Unmet expectations can create a lot of anger, hurt, and pain. These expectations are often created over time based on past experiences, unmet needs, and past relationships. Sometimes we are not even aware of some of the expectations we have. It is important to gain an better understanding of ourselves, others, and our relationships in order to better understand our expectations and their power. We can then manage our expectations. The insight we can about ourself can help heal us and provide opportunities for joy, authenticity, hope. When we can accurately see the other person, our expectations shift, and we are free to appreciate the relationship and person for who they are.
We often create expectations as a way to try to predict and/or gain control of a situation. Expectations can be created based on our past experiences, unmet needs, future hopes, etc. The problem with expectations occur when they are unmet or unfulfilled by reality. It is the gap between our expectations and reality that can create disappointment, hurt feelings, shame, anger, frustration, etc. In fact, studies by Professor Wolfram Schultz show that when we are rewarded, our brain releases dopamine, which is a neurotransmitter that allows us to feel pleasure. However, when we are expecting a reward and those expectations are not met, dopamine plummets, and we are left feeling angry and frustrated.
High expectations can help motivate us and others to achieve more than we thought possible; however, when expectations are too high, they can lead to shame, disappointment, and frustration. Lowered expectations can lead to greater contentment as a result of being happier with less. This does not mean that lowering expectations is always a positive thing. Expectations that are too low can lead to apathy, shame, and unhappiness. The key is to manage our expectations in a healthy and realistic manner.
When we find our expectations are not met, it is important to revisit them to understand how realistic or appropriate they are. Sometimes, our expectations are right on target. For example, we expect our partner to be faithful to us, especially if we have communicated these expectations and both made promises to live up to these. If our partner is then unfaithful to us, we are likely to experience a wide range of negative emotions. Does this mean that our expectations were off? No, we had accurate and healthy expectations that were not met. At this point, the work is about dealing with the hurt and betrayal.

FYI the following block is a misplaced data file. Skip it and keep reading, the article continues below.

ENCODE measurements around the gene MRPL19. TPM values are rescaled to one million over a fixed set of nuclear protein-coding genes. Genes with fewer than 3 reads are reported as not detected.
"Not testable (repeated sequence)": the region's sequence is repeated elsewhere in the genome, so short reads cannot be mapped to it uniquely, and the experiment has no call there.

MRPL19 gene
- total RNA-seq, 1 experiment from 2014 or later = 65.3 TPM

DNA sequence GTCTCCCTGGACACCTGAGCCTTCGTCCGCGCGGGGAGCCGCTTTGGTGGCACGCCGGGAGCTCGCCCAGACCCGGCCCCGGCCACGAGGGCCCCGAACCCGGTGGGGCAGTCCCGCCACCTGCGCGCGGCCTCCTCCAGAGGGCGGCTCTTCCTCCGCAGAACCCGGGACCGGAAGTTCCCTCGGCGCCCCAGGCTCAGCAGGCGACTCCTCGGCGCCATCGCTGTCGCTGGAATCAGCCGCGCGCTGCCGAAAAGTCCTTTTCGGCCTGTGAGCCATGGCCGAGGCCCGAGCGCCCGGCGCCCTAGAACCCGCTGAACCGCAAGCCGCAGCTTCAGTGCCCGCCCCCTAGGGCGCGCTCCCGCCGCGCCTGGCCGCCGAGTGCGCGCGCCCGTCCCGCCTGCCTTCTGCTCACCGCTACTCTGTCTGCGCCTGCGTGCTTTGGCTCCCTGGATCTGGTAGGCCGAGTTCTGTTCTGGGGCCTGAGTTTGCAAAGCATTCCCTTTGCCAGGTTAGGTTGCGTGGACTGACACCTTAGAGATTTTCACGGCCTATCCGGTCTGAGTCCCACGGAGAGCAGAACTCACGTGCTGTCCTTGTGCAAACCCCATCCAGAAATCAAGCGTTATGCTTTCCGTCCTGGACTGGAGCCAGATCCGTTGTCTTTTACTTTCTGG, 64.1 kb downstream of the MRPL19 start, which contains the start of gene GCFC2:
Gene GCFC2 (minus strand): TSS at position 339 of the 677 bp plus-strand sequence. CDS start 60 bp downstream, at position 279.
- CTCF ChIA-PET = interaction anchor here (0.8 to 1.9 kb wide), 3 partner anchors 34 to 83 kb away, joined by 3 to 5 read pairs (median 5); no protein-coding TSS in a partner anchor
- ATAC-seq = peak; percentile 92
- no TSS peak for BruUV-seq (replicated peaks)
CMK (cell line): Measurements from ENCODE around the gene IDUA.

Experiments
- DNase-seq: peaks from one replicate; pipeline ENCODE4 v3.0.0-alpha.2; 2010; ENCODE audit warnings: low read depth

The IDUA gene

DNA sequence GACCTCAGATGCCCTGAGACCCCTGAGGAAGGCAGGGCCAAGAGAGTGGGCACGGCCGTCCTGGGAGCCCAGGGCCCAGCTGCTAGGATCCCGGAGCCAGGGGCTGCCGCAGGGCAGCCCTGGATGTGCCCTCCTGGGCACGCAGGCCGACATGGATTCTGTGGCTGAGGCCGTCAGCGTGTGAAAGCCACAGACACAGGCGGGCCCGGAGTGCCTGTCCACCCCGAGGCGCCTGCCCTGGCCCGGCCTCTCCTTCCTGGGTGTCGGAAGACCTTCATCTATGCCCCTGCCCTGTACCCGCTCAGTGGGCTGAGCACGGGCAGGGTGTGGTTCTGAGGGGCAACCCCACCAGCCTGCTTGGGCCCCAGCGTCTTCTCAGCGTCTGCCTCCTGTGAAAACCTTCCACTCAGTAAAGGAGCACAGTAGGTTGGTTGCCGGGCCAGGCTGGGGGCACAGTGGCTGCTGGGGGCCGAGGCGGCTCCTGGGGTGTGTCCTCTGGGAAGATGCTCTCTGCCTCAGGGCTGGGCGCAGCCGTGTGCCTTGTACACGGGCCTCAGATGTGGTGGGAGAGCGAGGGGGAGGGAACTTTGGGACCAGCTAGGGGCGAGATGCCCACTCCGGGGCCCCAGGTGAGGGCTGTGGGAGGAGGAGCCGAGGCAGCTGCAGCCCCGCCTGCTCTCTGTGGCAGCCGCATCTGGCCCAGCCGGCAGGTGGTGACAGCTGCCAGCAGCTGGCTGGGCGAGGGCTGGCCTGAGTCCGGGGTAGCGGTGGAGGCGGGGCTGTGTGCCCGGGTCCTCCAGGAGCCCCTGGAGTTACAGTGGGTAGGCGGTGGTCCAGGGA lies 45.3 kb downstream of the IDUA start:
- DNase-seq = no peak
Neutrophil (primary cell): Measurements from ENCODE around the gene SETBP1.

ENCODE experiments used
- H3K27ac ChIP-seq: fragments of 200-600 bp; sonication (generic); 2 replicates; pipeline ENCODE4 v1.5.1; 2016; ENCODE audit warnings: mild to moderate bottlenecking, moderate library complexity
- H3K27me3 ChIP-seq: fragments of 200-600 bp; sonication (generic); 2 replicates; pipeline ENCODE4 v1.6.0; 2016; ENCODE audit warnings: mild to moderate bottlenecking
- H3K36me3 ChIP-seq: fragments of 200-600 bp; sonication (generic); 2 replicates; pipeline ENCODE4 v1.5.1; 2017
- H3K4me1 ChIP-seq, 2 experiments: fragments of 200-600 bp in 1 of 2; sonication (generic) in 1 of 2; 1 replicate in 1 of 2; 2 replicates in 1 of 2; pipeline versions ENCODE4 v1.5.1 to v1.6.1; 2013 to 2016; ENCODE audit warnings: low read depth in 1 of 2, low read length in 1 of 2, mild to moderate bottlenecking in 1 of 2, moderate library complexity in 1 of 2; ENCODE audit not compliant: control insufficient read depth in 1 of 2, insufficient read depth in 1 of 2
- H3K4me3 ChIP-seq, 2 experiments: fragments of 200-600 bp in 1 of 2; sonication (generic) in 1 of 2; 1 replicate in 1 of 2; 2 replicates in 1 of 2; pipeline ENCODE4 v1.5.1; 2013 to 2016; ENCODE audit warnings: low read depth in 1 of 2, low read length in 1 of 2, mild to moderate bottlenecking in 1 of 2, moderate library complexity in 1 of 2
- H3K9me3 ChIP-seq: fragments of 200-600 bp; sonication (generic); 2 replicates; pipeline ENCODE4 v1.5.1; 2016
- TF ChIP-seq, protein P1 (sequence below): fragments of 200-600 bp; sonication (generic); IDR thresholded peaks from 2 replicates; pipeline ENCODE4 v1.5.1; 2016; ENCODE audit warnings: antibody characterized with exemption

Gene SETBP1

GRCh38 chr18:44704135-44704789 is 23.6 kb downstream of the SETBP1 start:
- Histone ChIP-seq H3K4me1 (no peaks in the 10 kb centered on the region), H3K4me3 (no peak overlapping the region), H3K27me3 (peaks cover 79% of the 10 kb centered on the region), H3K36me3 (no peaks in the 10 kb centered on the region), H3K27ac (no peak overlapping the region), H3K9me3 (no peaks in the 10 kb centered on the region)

However, often are expectations are not realistic or appropriate. For example, due to unmet emotional needs in childhood, I may feel unloveable or have a lot of insecurities about my self-worth. I may look to others to make me feel lovable or worthy. As a result, I will likely expect my partner to meet these unmet needs to feel loved and worthy. However, no one is perfectly able to meet all of our needs all of the time. Perhaps my partner is late coming home or does not notice a accomplishment leaving me feel insecure and unloved. I may become angry, disappointed, shamed, hurt, etc towards my partner. Is this all my partner’s fault or could it be that I was expecting him to live up my desires of him?
I often encourage people to examine their expectations of others and potentially shift or manage their expectations. In order to do this in relationships, we need to first look at ourselves to focus on gaining a better understanding of how our own emotional wounds, unmet needs, and past experiences shape our expectations. By working through these, often with the help of a therapist, we can learn how to better meet our own needs and heal.
I also encourage people to really learn and listen to the other person to see the amazing things that person brings to the relationship as well as their limitations. For example, if you are expecting your mother to provide emotional support through hugs and signs of physical affection, you would be disappointment when she does not do this. However, if you begin to understand your mother more, you may see that she is an amazing listener although not comfortable with physical touch. As a result, you can then appreciate her listening skills instead of focusing on her lack of hugs. The relationship with improve, and you will become more content.